When I wrote my sections of "Glimpse of the Abyss", it was my third time working with editor Will Hindmarch. We had a discussion about the tone of the book before I started writing, in which he expressed some concern that my previous work on the Feng Shui gaming line had been a little too comedic. (Personally, I still feel that when your writing assignment involves cyborg monkeys with names like "Orango Tank" and "Furious George", you can only get so dark, but I understood his concerns.)
So as a result, I made a conscious effort to write pieces that were a little darker, and a little more horrific. However, Will wound up leaving Atlas before the project was completed, and a few of the bits wound up being cut. One, in particular, I quite liked--the entry was on an order of nuns called the Sisters of Mercy, who believed that since the afterlife was better than this world, it was their duty to usher as many souls into it as possible before they had to suffer too much from the misery of day-to-day existence. The fiction section that showed their indoctrination was cut, though--possibly due to space issues instead of tone issues, I really can't say. I'm well aware that a lot of considerations go into taking a rough draft and turning it into a finished book, and I don't second-guess my editors. But I did think the piece was worth sharing here. So, enjoy!
Um...just as a slight warning...it was written as something dark and creepy. If you're not into that kind of thing, there's nothing wrong with waiting for Monday, when I will no doubt post another terrible pun.
The First Precept
Mother Amanita Virosa, the 78th Mother Superior of the Sisters of Mercy and the thirty-fifth to bear that name, kept her eyes firmly fixed on her charges. Her arm moved up and down with a mechanical pistoning gesture, lashing out again and again with the whip, but she ignored the girl she was beating in all other respects. The lesson she was teaching that girl would be remembered through a thousand scars. The others learned through the wisdom she imparted.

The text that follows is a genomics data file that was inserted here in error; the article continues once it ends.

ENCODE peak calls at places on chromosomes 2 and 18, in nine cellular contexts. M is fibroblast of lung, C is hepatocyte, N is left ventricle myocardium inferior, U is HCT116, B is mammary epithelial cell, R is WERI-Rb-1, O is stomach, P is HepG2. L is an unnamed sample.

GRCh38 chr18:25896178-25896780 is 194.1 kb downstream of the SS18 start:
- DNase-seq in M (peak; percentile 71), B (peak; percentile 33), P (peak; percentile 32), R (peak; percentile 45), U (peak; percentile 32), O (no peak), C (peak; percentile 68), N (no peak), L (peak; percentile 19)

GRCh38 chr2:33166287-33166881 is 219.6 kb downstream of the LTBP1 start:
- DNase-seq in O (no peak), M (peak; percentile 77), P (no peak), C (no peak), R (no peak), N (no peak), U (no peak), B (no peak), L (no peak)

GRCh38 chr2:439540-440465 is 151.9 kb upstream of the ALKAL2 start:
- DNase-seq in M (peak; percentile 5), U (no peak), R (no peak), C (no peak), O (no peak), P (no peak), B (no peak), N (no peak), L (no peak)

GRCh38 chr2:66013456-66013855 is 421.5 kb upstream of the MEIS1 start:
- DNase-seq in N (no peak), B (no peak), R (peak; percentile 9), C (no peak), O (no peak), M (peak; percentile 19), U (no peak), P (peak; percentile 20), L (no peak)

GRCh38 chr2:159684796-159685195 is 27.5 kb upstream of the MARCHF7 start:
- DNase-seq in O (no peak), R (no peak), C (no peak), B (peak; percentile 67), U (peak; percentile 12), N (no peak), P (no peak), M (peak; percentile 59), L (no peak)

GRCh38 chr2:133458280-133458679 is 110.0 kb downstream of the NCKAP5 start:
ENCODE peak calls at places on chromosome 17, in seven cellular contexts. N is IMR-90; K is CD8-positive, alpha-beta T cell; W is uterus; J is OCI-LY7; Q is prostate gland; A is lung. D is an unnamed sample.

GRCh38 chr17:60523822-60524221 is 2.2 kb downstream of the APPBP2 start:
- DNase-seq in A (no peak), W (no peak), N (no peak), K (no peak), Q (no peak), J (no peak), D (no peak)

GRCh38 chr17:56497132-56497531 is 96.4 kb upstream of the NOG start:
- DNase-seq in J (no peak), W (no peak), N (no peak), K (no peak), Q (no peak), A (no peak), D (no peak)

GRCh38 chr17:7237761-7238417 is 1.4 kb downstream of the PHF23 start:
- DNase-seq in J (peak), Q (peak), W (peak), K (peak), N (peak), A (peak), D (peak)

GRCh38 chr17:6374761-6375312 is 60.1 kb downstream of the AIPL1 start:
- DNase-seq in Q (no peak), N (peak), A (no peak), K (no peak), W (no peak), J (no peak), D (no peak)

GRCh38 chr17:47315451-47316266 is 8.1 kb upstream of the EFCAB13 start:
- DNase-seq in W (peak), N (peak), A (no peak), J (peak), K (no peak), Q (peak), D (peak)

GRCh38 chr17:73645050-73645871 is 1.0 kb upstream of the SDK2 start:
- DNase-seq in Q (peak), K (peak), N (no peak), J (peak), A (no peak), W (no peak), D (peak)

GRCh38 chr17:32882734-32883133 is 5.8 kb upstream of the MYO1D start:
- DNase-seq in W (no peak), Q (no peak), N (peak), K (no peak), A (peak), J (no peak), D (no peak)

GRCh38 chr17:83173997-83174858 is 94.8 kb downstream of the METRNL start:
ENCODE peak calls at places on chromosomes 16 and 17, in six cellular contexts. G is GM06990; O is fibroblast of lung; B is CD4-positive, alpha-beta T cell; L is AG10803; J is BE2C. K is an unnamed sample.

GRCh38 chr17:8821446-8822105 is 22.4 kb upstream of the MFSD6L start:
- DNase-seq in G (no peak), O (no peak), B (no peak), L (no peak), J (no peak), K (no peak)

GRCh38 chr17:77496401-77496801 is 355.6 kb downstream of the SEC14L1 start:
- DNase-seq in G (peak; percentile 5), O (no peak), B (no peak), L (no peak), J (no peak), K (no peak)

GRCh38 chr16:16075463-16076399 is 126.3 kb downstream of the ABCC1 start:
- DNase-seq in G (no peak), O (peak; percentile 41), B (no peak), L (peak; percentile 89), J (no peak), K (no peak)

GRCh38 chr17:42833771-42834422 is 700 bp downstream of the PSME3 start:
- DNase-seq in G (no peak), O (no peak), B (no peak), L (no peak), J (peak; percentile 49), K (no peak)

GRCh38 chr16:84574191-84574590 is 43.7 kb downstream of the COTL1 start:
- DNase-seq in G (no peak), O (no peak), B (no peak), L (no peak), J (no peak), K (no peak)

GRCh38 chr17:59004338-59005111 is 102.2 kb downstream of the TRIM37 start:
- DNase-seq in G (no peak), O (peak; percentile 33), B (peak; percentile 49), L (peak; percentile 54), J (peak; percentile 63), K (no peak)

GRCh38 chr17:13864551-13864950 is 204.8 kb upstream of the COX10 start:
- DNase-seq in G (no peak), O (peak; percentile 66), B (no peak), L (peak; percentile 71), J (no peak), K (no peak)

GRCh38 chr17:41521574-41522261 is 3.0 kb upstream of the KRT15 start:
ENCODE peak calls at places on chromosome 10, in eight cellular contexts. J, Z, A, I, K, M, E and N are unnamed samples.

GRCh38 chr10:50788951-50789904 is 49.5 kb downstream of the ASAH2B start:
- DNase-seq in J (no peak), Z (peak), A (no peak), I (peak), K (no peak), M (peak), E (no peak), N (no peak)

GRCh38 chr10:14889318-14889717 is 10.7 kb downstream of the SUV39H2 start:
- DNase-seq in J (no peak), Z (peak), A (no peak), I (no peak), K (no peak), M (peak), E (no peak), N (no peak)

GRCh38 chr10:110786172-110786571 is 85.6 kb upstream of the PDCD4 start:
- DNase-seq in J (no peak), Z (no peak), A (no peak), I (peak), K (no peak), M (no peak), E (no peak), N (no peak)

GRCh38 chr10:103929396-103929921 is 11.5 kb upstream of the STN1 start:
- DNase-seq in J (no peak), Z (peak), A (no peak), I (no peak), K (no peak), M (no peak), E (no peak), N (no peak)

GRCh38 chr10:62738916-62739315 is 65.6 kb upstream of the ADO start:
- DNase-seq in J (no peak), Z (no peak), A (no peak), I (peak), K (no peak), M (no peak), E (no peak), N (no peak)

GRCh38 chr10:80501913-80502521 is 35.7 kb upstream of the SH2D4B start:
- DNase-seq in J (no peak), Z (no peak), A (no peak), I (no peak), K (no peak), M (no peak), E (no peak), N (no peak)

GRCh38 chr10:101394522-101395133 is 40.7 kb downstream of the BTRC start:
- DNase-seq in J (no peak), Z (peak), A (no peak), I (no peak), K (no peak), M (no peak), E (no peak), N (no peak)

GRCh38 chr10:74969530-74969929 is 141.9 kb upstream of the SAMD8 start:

“Little Sister Eluria has the privilege today of learning the First Precept.” Mother Virosa spoke in a sing-song, rhythmic cadence with the smack of leather against flesh serving to keep time. “And the First Precept is thus: Life Is Suffering.” Eluria hadn’t done anything wrong. She just happened to be the one that the Elder Sisters picked out of the class today. Now they held her in place in an implacable grip as the whip lashed into her flesh.
“And since Life Is Suffering, it follows that all those who live cannot escape it.” The other Little Sisters watched in absolute silence. One started to turn her face away as a particularly hard blow landed, but caught herself. The punishment for living was a whipping. The punishments for actual wrong-doing were far more terrible. “We cannot escape suffering through our skill, nor through our strength, nor through virtue or wickedness. The only way to escape from suffering is to die.”
Tiny trickles of blood now worked their way over the welts in Eluria’s flesh. “Death is the only escape from the pain of existence. Death is the only blessing that grants us release from the suffering we must endure. Death, blessed death, wonderful death…” The whip was wet with blood now. “Death is the only mercy the Creator has granted to us. And the instinct to survive is his greatest curse.”
The Mother Superior stayed her arm. Eluria flinched nonetheless, her body now conditioned to expect the blows, and the rest of the class tensed in the unexpected silence. Mother Amanita walked around the two Elder Sisters and stood in front of Eluria, still facing the class. The Little Sisters could not see Eluria’s face, only the mass of torn and bloody skin that made up her back. But they all saw Mother Amanita grasp Eluria’s chin firmly and lift her head up to meet her gaze.
“Does it hurt, Eluria?” The Mother Superior’s voice was calm and neutral. Eluria, by contrast, was barely able to gasp out a “Yes!” through choked sobs of pain.
“Does it hurt, Eluria?” Again, the neutral voice, no more emotional than asking the time in Peoria. Again, the choked and gasping confirmation.
“The pain will continue, Eluria. I will continue. There is no escape, Eluria. You know that, don’t you?” Eluria tried to nod, but the Mother Superior’s grasp held her head in place. Eventually, she gasped out another yes.
“Then I will ask you The Question, Eluria. Do you want to die?” One Little Sister had pressed her fingernails into her palm so tightly that she’d drawn blood, so intent was she on not looking away. She didn’t notice. Eluria’s response was barely audible. “We didn’t hear that, dear,” Amanita said. “Do you want to die?”
Eluria’s response was a scream this time. “YES!”
The two Elder Sisters let go of her arms at the same time as the Mother Superior let go of her chin, and Eluria crashed to the flagstones. “Remember this moment, Eluria,” the Mother Superior said, looking down at her. “The Creator has delayed his Mercy to you, that you might grant it to others. You are the bringer of blessings to all human-kind, that someday you may receive it yourself.” She looked up at the class once more. “Thus it has been since the Beginning of our Order, and thus shall it always be.”